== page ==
Sacrilegious in Scandinavia

Circumcision Bans Threaten Nordic Jewish Communities


Sacrilegious in Scandinavia

by Sarah Ogince

March 22, 2018

You could be forgiven for thinking that the bans on circumcision, kosher slaughter, and religious education are coming from the governments of Soviet Russia or Germany of the 1930s. But you would be mistaken. As Jews worldwide celebrate the festival of freedom this year, some of Europe’s most progressive, secular countries are challenging the fundamentals of Jewish faith and practice.

In February, a ban on the non-medical circumcision of minors, carrying a punishment of up to six years in prison, was introduced in Iceland’s parliament. If it passes, Iceland will be the first European country to enact such a law, but not the last. A petition for a similar bill is gaining momentum in Denmark, and religious leaders across the region are watching closely. After all, the Nordic countries made their sentiments clear in a 2013 statement condemning the practice as a violation of children’s rights.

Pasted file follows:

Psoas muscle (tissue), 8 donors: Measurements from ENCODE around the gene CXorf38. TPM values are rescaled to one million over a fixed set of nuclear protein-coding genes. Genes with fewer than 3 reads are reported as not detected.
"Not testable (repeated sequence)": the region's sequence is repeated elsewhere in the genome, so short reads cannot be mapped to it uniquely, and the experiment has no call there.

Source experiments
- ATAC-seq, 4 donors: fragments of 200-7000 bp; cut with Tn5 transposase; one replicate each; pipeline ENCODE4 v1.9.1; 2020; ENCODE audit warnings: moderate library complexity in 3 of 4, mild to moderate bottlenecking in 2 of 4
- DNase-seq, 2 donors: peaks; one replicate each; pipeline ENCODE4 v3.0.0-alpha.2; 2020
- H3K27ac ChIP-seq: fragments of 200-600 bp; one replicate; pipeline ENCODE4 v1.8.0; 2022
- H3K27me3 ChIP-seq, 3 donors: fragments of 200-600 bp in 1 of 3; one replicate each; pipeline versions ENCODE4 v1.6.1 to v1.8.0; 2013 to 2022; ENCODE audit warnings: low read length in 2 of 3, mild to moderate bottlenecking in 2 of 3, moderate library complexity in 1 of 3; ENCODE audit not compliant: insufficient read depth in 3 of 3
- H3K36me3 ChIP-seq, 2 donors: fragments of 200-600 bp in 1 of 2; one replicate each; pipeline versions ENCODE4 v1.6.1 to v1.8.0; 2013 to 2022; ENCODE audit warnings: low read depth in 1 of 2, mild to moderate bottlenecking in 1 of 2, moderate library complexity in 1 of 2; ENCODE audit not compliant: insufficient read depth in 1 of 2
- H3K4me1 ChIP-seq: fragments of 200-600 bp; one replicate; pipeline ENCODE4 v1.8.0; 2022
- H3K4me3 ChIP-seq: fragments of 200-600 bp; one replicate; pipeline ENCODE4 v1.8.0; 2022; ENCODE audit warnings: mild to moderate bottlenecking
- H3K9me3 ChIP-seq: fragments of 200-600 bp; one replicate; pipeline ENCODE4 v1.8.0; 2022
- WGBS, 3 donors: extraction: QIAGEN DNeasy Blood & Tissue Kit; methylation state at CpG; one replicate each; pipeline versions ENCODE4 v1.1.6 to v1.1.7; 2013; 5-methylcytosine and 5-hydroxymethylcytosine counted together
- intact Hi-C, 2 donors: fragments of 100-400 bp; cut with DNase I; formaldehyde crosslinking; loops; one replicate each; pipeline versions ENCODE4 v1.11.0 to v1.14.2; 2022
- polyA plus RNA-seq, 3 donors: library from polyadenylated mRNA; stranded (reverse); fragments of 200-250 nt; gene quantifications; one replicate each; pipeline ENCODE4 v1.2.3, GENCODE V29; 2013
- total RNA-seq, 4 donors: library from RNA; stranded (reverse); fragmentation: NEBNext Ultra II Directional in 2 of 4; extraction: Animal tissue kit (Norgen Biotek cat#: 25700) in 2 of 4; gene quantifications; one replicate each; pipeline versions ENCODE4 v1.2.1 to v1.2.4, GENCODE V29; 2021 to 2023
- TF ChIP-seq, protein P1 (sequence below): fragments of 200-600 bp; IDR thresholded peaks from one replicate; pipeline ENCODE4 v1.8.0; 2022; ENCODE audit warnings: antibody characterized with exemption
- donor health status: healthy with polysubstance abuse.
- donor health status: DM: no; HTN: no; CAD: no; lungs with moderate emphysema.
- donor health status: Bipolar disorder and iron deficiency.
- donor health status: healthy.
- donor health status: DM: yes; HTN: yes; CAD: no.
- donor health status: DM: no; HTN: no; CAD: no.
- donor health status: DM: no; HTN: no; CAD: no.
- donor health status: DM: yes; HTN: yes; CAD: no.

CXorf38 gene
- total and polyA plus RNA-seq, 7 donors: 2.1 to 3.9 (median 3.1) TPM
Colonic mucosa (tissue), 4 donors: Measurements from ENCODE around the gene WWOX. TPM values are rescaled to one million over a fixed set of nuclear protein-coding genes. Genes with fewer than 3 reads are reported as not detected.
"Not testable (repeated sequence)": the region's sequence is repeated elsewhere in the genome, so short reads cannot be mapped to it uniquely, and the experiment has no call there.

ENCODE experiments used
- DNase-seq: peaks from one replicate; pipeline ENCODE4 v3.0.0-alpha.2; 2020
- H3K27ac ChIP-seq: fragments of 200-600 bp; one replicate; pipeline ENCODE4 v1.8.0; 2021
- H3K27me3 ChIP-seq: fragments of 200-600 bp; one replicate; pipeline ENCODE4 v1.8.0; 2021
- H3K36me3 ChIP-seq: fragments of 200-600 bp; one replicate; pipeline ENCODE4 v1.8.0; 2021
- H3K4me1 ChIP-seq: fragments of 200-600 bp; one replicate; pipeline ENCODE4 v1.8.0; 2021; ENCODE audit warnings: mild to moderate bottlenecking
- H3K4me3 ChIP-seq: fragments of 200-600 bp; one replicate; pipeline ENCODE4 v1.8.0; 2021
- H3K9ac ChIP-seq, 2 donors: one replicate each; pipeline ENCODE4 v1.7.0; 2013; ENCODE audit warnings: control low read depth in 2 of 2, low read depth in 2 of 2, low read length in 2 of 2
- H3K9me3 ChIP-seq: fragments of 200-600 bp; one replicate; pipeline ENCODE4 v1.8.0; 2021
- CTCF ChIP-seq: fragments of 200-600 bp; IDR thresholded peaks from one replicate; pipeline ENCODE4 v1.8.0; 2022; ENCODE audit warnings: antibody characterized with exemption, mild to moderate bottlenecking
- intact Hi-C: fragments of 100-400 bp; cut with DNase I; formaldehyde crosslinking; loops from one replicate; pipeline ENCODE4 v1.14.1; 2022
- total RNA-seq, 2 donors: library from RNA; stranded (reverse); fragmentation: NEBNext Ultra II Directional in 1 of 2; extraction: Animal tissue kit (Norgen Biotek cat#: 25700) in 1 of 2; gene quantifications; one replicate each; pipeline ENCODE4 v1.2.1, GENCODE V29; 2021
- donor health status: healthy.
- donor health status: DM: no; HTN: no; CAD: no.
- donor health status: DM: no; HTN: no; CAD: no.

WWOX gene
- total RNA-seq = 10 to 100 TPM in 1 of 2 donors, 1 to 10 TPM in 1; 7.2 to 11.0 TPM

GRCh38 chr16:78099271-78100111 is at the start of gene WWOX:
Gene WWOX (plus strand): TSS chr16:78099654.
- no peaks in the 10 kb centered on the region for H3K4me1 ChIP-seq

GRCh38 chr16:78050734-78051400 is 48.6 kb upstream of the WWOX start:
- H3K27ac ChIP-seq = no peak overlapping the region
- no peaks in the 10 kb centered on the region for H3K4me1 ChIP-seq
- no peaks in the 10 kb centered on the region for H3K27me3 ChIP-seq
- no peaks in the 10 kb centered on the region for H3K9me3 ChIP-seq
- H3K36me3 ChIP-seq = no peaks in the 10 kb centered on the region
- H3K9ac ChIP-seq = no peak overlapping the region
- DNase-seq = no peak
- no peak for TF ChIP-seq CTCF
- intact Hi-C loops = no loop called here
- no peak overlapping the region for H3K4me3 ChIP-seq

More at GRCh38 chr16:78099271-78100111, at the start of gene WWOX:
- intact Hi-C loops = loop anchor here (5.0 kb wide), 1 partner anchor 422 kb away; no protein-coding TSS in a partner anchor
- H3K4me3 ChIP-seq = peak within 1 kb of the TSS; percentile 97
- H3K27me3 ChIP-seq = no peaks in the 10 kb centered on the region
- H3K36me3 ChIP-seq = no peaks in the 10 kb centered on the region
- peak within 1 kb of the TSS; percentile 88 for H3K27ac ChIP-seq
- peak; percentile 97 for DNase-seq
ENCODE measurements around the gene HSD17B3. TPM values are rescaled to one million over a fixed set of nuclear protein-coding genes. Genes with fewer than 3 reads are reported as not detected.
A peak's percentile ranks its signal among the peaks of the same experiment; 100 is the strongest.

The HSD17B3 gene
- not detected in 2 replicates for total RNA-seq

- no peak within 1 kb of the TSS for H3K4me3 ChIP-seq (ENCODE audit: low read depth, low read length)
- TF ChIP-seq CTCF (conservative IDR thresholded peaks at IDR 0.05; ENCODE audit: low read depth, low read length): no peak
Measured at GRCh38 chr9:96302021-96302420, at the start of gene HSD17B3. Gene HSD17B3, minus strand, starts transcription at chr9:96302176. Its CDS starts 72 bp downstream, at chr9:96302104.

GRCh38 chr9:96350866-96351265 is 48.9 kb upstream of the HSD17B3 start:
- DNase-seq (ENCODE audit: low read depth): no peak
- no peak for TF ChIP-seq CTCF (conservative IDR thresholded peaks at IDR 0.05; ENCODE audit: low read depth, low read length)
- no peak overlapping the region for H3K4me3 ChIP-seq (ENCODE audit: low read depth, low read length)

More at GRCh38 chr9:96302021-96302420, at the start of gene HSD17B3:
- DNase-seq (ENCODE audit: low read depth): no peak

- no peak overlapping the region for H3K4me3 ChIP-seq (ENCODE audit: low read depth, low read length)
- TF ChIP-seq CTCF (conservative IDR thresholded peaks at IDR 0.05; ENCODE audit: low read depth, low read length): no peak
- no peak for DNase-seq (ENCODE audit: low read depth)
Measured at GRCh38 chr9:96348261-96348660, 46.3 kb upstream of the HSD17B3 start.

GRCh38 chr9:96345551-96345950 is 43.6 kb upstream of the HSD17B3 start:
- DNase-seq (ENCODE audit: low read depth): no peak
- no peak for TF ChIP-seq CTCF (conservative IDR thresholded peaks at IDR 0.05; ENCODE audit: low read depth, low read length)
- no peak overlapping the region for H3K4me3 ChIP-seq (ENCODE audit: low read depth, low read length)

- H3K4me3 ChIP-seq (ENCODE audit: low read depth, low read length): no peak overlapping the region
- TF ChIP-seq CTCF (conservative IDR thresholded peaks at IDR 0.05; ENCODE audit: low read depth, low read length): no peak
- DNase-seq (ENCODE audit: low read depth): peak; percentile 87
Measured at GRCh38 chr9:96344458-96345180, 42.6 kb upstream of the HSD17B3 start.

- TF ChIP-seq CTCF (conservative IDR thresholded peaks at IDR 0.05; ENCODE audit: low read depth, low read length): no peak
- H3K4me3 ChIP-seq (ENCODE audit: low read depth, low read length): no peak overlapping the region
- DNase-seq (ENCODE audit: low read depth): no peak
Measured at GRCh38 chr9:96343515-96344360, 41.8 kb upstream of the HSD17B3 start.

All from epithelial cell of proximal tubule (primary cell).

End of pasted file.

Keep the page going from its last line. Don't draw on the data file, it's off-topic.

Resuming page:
In Sweden this month, the ruling Social Democratic Party proposed shuttering all publicly funded religious schools in order to prevent “segregation” of boys and girls. Kosher slaughter, deemed inhumane, has been illegal in most of Scandinavia since the 1930s.

The politicians proposing these laws may not intend to destroy Jewish life in the region. Indeed, the legislation appears to be aimed at a populace struggling to adjust to a wave of Muslim immigrants who do not speak their language nor share their worldview. Nevertheless, it poses a serious, and in some cases existential, threat to the Nordic Jewish communities, which range in size from Iceland’s tiny handful to Sweden’s 18,000.

“The Most Important Thing”

Two very different pieces of news highlighted Iceland’s 250 Jews earlier this year. In February, Chabad representatives Rabbi Avi and Mushky Feldman announced that they will be moving to Reykjavik this May, becoming the island nation’s first resident Jewish clergy. Around the same time, Jewish leaders from four Nordic countries released a letter stating that if the circumcision ban goes through, “no Jewish community will be established [in Iceland].”